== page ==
“So the Grassroots Working Group recommended an independent parks district, based on the East Bay Regional Parks model, to run the parks, with its own elected board.

“It would be funded by a sales tax, so people outside the county who visit parks would pay, too. Twenty-five percent of the funds would go to the 17 special parks districts and four city park systems, including Sacramento, Folsom, Galt and Isleton, and not just to the county's regional park system.”

Monday, July 18, 2011

Sunflower Valley

I did not know we were at the world center of sunflower growing, as reported by the Sacramento Bee, and how cool is that!

Sunflower seeds are the primary food we feed the wild birds and squirrels that visit us daily, so it is nice to know there is an endless supply close by.

An excerpt.

“Maine has blueberries. Iowa has corn. Midsummer in the Sacramento Valley arrives with a splash of gold across the valley floor.

“Sunflowers are in bloom.

"It's just a sea of yellow out there," said Ken Scarlett, president of Woodland-based Eureka Seeds. "They're beautiful."

“Scarlett stood on the edge of a 100-acre field of sunflowers south of UC Davis' Mondavi Center, along Interstate 80.

“The sun was setting toward the Vaca Mountains, and the Delta breeze stirred the green stalks. The flowers, taller than a man, all faced east.

“Earlier in their life cycles, they would have turned in unison to face the sun as it traveled through the sky, a trait known as heliotropism that is particularly associated with sunflowers.

“Thousands of bees swarmed around the foot-wide blossoms in a pollinating frenzy. They carried pollen from the male flowers to stigmas in the females, which produce seeds.

“After their job is done, the male flowers are plowed under.

“Adults find the huge golden blooms uplifting. Children draw them to depict the sun.

"Everyone likes the look of the sunflower," Scarlett said.

“The Sacramento region is the world's center of sunflower seed production. It's at least a $50 million crop in this area, Scarlett said.

“Dry summers, good soils and a relative lack of pests and diseases create ideal conditions, experts said.

“About 40,000 acres across the Sacramento region – mainly in Yolo, Solano, Colusa and Sutter counties – are planted in sunflowers, Scarlett said.

“Virtually all the sunflowers in this area are grown for their seeds.”

Friday, July 15, 2011

Fish Farming

It is the wave of the future and but another sign of human technology improving natural resources, putting more—and improved—fish on the table and compensating for species-in-the-wild depletion from commercial fishing, as reported by the San Diego Union-Tribune.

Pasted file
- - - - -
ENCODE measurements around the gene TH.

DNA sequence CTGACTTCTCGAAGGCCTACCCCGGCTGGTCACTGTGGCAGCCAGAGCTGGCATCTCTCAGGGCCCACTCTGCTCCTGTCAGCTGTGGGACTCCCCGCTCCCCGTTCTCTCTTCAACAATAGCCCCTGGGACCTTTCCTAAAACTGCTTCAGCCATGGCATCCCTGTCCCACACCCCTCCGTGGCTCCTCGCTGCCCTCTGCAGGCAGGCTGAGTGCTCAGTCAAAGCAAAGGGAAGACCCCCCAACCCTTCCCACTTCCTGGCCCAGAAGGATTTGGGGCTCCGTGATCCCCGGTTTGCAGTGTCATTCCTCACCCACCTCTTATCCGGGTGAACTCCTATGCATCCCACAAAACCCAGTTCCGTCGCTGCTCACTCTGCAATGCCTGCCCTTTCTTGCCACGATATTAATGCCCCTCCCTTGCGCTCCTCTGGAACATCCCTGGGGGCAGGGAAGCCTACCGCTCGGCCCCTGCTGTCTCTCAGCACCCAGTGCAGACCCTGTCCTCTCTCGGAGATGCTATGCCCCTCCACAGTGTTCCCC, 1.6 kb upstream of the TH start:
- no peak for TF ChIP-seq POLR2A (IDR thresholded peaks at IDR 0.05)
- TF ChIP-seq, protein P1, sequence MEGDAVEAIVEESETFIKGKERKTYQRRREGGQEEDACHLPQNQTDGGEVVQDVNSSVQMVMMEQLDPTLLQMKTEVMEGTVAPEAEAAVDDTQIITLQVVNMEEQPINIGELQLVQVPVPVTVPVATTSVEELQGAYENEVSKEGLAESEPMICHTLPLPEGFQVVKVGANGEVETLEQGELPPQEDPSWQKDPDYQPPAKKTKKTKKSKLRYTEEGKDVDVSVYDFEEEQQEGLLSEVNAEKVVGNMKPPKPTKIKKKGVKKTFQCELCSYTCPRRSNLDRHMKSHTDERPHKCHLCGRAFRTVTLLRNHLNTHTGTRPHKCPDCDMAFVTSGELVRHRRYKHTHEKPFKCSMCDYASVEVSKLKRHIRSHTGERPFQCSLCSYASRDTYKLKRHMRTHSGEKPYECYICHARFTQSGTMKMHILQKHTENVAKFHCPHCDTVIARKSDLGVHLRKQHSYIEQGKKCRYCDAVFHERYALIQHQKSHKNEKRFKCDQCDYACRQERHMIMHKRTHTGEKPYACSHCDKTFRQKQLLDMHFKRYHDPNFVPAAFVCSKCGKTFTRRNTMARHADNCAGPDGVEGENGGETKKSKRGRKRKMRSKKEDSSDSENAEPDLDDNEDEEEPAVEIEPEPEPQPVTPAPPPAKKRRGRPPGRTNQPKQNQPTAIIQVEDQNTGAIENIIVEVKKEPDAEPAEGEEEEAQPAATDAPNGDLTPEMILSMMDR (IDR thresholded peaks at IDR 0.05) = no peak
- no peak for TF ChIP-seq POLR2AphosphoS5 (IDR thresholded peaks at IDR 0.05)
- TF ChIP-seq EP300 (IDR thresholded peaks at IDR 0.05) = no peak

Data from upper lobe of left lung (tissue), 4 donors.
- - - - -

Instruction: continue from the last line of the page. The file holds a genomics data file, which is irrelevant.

An excerpt.

“The leader of the National Oceanic and Atmospheric Administration visited Carlsbad Monday to launch a national initiative for creating jobs and increasing seafood production by fostering public-private partnerships in fish farming.

“Agency officials said the so-called Aquaculture Technology Transfer Initiative will support projects that show promise for creating jobs while maintaining environmental protections.

“It’s a tricky balance for NOAA, which didn’t announce any money for the project and faces opposition from some environmental groups that oppose aquaculture as a source of ocean pollution.

“NOAA administrator Jane Lubchenco is in San Diego this week for an international convention about managing tuna and other far-ranging species. On Monday, she toured a fish farm in Carlsbad that is run by the nonprofit Hubbs-SeaWorld Research Institute to augment the wild population of white sea bass.

“This facility really shows what potential exists in expanding sustainable marine aquaculture in the U.S,” Lubchenco said. “As we turn the corner to ending overfishing with wild-caught fisheries, I think it’s particularly important to simultaneously build a sustainable aquaculture industry here in the United States.”

“Lubchenco said the national initiative was part of an attempt to grow aquaculture by helping to develop technologies that advance the science, prioritizing grant money for innovative work, offering guidance for projects in the regulatory process and other measures. She said the agency was looking to leverage outside funding to support up to six cutting-edge efforts.